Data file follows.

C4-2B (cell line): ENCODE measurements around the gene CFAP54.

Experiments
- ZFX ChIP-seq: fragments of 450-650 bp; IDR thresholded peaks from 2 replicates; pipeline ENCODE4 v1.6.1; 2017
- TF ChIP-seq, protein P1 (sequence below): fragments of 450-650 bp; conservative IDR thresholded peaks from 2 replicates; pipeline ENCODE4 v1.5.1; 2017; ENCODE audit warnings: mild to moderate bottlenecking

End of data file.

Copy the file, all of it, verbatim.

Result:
C4-2B (cell line): ENCODE measurements around the gene CFAP54.

Experiments
- ZFX ChIP-seq: fragments of 450-650 bp; IDR thresholded peaks from 2 replicates; pipeline ENCODE4 v1.6.1; 2017
- TF ChIP-seq, protein P1 (sequence below): fragments of 450-650 bp; conservative IDR thresholded peaks from 2 replicates; pipeline ENCODE4 v1.5.1; 2017; ENCODE audit warnings: mild to moderate bottlenecking